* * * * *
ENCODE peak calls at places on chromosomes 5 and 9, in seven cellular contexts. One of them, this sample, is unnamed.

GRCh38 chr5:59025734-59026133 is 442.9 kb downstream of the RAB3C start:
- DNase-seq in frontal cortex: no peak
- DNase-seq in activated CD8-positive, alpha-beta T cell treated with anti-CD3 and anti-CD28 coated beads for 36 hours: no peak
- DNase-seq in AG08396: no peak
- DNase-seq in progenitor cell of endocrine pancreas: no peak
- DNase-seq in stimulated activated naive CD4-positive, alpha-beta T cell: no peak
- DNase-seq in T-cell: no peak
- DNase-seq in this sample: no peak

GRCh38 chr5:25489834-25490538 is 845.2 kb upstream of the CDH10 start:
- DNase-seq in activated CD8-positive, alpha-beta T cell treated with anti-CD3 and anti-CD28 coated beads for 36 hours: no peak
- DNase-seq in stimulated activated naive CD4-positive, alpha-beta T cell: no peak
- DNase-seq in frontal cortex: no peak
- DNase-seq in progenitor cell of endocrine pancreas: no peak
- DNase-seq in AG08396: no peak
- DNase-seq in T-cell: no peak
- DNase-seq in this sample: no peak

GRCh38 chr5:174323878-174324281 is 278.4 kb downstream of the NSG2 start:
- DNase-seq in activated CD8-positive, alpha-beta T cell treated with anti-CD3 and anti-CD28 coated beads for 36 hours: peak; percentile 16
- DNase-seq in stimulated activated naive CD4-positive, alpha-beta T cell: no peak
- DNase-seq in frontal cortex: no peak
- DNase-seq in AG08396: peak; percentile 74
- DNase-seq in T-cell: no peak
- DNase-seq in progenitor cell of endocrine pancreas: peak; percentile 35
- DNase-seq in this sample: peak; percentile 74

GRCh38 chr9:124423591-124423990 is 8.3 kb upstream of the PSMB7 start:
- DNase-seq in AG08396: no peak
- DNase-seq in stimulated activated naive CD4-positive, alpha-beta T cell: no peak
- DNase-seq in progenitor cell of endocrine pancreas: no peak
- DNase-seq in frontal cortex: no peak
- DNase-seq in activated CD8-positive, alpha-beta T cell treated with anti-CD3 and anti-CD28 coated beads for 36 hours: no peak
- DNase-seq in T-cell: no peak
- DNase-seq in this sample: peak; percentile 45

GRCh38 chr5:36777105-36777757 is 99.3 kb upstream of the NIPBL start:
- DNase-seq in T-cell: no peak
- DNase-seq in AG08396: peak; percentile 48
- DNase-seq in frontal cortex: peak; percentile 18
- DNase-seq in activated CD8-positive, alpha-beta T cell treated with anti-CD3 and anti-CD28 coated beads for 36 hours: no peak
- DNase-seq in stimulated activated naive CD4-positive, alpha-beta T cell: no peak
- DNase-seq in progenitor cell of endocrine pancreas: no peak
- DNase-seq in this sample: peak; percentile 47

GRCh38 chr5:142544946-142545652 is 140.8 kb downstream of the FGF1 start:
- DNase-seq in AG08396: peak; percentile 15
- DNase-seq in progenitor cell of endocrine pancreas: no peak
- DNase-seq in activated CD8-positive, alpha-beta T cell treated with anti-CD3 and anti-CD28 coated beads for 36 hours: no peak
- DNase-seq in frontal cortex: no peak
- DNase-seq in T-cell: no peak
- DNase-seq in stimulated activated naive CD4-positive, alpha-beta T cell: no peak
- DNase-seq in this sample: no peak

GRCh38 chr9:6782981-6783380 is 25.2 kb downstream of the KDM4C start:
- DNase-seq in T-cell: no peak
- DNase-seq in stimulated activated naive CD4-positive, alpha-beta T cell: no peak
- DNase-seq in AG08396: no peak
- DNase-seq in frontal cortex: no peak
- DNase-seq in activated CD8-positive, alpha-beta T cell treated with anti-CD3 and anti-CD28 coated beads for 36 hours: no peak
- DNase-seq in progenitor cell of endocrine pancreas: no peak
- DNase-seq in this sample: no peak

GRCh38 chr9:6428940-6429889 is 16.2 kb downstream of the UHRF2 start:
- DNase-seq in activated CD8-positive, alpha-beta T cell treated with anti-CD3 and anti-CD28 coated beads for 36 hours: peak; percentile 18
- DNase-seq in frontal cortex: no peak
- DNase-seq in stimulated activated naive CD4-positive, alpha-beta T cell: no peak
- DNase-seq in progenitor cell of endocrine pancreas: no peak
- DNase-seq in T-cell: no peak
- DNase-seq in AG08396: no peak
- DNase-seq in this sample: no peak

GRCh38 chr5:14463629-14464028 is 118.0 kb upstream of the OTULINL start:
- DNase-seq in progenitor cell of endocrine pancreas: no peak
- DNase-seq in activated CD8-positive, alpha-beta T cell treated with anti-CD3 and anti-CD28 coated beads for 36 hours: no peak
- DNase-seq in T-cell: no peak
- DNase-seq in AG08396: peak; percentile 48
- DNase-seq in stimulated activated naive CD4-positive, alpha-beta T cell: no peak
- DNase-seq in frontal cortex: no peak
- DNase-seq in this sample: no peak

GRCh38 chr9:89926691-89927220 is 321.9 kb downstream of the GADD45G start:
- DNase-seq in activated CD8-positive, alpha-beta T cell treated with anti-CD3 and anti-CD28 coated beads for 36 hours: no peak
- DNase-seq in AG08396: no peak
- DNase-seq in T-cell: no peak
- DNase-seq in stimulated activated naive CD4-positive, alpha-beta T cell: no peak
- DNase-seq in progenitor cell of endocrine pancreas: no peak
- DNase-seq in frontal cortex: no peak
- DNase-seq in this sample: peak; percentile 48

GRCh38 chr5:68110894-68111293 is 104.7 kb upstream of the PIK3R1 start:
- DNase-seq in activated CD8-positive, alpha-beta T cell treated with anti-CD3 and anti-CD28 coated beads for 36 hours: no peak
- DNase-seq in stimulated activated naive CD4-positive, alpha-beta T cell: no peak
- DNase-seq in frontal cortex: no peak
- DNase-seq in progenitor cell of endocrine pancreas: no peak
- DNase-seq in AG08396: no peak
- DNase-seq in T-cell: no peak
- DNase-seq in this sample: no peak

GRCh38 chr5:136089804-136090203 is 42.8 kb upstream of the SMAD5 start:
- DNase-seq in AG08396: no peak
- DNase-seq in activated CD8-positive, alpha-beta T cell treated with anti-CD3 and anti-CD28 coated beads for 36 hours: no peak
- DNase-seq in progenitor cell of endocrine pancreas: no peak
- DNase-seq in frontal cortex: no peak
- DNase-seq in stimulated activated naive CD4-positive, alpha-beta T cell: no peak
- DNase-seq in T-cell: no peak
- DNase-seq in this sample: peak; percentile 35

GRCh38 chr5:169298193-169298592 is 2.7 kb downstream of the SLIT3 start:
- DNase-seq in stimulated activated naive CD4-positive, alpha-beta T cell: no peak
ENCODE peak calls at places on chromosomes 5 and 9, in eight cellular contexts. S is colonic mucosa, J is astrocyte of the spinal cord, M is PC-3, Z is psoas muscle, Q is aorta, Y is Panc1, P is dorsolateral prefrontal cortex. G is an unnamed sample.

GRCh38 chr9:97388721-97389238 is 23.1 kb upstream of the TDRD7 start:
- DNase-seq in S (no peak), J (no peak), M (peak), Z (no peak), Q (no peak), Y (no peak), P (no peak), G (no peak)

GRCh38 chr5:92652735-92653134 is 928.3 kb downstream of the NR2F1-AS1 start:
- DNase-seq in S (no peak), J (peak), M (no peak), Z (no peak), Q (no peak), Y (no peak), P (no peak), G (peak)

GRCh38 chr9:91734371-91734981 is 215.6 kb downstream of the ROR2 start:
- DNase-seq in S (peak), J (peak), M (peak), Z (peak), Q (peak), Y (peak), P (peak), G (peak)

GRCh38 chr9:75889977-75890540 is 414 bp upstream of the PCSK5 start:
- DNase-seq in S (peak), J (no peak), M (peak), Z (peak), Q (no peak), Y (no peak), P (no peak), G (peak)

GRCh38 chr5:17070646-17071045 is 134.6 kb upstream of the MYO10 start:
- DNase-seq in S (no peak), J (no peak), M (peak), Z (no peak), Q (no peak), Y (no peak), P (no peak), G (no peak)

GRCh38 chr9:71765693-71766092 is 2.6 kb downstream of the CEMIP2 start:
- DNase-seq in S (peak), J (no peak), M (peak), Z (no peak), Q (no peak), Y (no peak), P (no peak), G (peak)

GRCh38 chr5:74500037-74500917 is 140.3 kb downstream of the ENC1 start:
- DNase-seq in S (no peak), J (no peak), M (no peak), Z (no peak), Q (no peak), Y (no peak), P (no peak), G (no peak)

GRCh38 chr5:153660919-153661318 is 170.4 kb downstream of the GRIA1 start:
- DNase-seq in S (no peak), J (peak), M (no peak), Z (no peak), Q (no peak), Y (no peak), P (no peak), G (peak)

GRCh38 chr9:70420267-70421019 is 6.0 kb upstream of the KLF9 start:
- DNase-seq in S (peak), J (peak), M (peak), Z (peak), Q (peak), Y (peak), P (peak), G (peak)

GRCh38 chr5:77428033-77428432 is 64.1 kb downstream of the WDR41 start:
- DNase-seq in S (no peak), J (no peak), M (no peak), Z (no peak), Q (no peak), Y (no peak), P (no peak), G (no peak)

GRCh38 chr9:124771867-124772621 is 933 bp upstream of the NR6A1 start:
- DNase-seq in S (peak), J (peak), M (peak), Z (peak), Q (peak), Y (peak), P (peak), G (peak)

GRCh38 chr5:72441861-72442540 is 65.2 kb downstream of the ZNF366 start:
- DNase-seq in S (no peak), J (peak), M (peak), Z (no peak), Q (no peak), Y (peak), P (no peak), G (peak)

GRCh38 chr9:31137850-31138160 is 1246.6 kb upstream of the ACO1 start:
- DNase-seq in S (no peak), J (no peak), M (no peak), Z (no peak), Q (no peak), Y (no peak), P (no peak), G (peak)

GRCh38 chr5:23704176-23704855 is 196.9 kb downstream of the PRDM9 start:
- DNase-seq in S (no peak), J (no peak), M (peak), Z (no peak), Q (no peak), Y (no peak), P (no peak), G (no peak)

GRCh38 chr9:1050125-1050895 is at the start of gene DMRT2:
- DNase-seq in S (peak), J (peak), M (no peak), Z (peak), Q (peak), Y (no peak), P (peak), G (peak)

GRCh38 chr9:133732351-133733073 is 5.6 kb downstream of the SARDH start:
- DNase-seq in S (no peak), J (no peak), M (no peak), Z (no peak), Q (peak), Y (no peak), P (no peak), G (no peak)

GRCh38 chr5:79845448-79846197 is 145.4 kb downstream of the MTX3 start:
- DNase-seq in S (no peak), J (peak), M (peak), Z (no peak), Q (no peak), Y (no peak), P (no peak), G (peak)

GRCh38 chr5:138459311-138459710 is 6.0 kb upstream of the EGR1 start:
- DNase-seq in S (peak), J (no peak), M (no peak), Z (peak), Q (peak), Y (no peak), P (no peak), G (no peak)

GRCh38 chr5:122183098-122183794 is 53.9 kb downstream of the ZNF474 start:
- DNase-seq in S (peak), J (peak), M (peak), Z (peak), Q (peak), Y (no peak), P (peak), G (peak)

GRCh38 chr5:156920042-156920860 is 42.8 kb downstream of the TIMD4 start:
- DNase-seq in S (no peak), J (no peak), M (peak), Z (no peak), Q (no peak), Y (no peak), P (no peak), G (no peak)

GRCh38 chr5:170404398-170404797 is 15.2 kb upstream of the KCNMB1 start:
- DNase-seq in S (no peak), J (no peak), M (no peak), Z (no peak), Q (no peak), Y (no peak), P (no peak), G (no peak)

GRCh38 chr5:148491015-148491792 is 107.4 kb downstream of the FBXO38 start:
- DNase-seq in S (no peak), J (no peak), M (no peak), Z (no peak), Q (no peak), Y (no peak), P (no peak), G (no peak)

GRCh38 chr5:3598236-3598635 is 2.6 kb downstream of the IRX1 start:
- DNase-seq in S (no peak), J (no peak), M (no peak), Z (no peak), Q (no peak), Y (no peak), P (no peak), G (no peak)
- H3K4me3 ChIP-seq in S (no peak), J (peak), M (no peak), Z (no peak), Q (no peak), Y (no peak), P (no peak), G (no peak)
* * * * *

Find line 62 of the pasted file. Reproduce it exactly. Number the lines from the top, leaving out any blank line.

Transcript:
- DNase-seq in progenitor cell of endocrine pancreas: no peak